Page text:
Monitoring technologies for ocean disposal of radioactive waste

by Mark B. Triplett, Kenneth A. Solomon, Robert C. Tyce, Charles B. Bishop


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The United States discontinued the ocean disposal of low-level radioactive waste (LLW) in 1970. Subsequent monitoring studies of major ocean disposal sites by the Environmental Protection Agency have shown no harmful effects. The United States and other countries are studying the feasibility of using deep sea geologic formations to permanently isolate high-level radioactive waste (HLW). The deep sea environment, while remote, poses problems for the technology required to monitor the impact of past or future radioactive waste disposal. This report examines technologies appropriate for monitoring: existing LLW disposal sites; future disposal sites for LLW; and future disposal sites for HLW. The report highlights the technologies that must be developed to provide sufficient monitoring capabilities should the ocean waste disposal option be selected. Only monitoring technologies are considered, including physical, chemical, biological, ecological methods, and support systems.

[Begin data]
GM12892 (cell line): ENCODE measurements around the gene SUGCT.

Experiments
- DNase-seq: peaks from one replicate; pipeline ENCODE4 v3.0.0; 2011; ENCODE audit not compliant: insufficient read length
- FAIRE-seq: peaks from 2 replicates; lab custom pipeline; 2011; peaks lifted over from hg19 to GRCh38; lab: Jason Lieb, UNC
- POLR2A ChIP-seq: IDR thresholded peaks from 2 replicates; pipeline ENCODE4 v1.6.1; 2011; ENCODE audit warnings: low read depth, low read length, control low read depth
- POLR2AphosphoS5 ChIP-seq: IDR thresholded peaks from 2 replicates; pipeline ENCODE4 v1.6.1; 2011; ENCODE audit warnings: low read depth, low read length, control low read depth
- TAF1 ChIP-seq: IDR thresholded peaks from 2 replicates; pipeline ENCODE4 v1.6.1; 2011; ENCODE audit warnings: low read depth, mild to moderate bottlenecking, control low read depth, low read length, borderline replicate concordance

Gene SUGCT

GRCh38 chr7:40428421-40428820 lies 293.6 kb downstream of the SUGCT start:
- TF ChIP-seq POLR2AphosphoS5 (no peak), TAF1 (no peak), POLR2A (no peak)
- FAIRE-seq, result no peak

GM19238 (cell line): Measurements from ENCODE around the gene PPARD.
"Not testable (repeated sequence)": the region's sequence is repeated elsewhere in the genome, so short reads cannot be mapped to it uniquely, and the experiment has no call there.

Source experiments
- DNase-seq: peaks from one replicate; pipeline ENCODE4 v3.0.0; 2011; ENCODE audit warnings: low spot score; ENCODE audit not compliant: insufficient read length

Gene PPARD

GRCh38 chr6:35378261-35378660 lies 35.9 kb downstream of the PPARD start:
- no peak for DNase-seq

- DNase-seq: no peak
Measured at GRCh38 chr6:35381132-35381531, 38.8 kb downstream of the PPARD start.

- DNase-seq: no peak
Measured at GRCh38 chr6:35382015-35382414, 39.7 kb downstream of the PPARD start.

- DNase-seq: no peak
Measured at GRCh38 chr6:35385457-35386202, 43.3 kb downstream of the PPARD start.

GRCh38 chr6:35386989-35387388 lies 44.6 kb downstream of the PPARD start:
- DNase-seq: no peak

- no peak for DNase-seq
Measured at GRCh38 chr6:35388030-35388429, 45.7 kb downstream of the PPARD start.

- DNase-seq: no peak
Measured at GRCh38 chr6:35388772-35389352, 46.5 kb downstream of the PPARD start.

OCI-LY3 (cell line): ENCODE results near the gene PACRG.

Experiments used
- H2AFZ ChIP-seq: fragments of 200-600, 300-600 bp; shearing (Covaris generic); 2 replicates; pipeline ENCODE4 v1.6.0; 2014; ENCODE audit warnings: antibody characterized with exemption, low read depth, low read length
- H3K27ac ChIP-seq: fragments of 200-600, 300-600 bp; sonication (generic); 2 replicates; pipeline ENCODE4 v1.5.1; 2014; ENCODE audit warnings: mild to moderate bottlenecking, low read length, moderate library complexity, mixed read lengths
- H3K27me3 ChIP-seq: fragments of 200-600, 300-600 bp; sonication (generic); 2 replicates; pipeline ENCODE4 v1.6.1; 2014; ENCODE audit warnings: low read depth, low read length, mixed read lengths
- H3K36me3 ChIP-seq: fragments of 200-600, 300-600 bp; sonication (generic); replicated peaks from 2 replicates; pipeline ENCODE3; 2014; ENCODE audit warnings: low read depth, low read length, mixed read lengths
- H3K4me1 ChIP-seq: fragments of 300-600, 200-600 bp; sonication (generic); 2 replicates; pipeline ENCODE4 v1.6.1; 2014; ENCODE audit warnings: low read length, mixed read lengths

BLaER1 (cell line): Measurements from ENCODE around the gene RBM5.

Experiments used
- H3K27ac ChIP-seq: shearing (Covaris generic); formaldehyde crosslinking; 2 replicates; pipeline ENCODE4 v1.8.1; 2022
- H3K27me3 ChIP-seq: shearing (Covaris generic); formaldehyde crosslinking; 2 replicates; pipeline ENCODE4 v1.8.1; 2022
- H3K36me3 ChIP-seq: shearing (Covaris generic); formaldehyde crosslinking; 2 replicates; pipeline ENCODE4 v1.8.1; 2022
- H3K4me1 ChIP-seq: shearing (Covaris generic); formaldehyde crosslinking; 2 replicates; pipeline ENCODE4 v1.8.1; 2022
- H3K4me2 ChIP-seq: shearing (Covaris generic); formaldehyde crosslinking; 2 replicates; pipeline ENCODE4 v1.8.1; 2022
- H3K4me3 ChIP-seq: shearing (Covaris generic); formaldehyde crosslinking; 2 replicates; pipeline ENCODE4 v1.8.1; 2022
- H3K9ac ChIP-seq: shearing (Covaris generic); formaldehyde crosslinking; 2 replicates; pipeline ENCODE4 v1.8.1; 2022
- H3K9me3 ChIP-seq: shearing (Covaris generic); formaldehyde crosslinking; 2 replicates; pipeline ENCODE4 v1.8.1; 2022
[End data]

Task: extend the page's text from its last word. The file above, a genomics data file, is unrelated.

This report is part of the RAND Corporation Report series. The report was a product of the RAND Corporation from 1948 to 1993 that represented the principal publication documenting and transmitting RAND's major research findings and final research.

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